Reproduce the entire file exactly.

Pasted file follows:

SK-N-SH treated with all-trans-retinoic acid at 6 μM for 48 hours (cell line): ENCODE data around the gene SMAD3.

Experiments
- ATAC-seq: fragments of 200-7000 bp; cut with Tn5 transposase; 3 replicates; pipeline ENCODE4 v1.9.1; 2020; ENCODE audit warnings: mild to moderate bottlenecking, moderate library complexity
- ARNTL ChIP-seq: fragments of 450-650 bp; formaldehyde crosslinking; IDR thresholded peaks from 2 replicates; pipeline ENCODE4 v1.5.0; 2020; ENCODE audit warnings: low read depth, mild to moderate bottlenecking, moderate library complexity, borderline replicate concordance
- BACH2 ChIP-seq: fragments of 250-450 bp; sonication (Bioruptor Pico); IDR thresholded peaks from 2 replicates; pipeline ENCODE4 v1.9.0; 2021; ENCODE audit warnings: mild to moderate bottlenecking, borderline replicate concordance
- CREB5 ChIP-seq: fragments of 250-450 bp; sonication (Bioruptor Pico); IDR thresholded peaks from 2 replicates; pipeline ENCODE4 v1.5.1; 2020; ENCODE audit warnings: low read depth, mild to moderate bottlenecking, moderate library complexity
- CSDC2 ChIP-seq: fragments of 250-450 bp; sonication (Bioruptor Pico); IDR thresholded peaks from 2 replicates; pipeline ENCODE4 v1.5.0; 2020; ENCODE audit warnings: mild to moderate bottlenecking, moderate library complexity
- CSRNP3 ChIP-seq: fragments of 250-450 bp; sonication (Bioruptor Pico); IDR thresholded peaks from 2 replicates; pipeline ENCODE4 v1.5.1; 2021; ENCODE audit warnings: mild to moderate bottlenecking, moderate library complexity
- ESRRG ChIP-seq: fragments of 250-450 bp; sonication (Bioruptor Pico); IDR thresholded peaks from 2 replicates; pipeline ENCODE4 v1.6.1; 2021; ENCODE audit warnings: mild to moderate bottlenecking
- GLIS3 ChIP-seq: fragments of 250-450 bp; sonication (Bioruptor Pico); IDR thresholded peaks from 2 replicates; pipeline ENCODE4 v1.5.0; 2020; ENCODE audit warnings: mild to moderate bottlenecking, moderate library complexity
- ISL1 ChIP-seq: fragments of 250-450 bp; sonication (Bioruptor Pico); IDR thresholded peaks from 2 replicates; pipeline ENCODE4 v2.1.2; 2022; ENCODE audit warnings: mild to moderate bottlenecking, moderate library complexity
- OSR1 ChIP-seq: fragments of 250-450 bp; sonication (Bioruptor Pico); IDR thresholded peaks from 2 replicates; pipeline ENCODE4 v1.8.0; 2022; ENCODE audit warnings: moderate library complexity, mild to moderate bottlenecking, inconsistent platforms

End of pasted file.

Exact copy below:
SK-N-SH treated with all-trans-retinoic acid at 6 μM for 48 hours (cell line): ENCODE data around the gene SMAD3.

Experiments
- ATAC-seq: fragments of 200-7000 bp; cut with Tn5 transposase; 3 replicates; pipeline ENCODE4 v1.9.1; 2020; ENCODE audit warnings: mild to moderate bottlenecking, moderate library complexity
- ARNTL ChIP-seq: fragments of 450-650 bp; formaldehyde crosslinking; IDR thresholded peaks from 2 replicates; pipeline ENCODE4 v1.5.0; 2020; ENCODE audit warnings: low read depth, mild to moderate bottlenecking, moderate library complexity, borderline replicate concordance
- BACH2 ChIP-seq: fragments of 250-450 bp; sonication (Bioruptor Pico); IDR thresholded peaks from 2 replicates; pipeline ENCODE4 v1.9.0; 2021; ENCODE audit warnings: mild to moderate bottlenecking, borderline replicate concordance
- CREB5 ChIP-seq: fragments of 250-450 bp; sonication (Bioruptor Pico); IDR thresholded peaks from 2 replicates; pipeline ENCODE4 v1.5.1; 2020; ENCODE audit warnings: low read depth, mild to moderate bottlenecking, moderate library complexity
- CSDC2 ChIP-seq: fragments of 250-450 bp; sonication (Bioruptor Pico); IDR thresholded peaks from 2 replicates; pipeline ENCODE4 v1.5.0; 2020; ENCODE audit warnings: mild to moderate bottlenecking, moderate library complexity
- CSRNP3 ChIP-seq: fragments of 250-450 bp; sonication (Bioruptor Pico); IDR thresholded peaks from 2 replicates; pipeline ENCODE4 v1.5.1; 2021; ENCODE audit warnings: mild to moderate bottlenecking, moderate library complexity
- ESRRG ChIP-seq: fragments of 250-450 bp; sonication (Bioruptor Pico); IDR thresholded peaks from 2 replicates; pipeline ENCODE4 v1.6.1; 2021; ENCODE audit warnings: mild to moderate bottlenecking
- GLIS3 ChIP-seq: fragments of 250-450 bp; sonication (Bioruptor Pico); IDR thresholded peaks from 2 replicates; pipeline ENCODE4 v1.5.0; 2020; ENCODE audit warnings: mild to moderate bottlenecking, moderate library complexity
- ISL1 ChIP-seq: fragments of 250-450 bp; sonication (Bioruptor Pico); IDR thresholded peaks from 2 replicates; pipeline ENCODE4 v2.1.2; 2022; ENCODE audit warnings: mild to moderate bottlenecking, moderate library complexity
- OSR1 ChIP-seq: fragments of 250-450 bp; sonication (Bioruptor Pico); IDR thresholded peaks from 2 replicates; pipeline ENCODE4 v1.8.0; 2022; ENCODE audit warnings: moderate library complexity, mild to moderate bottlenecking, inconsistent platforms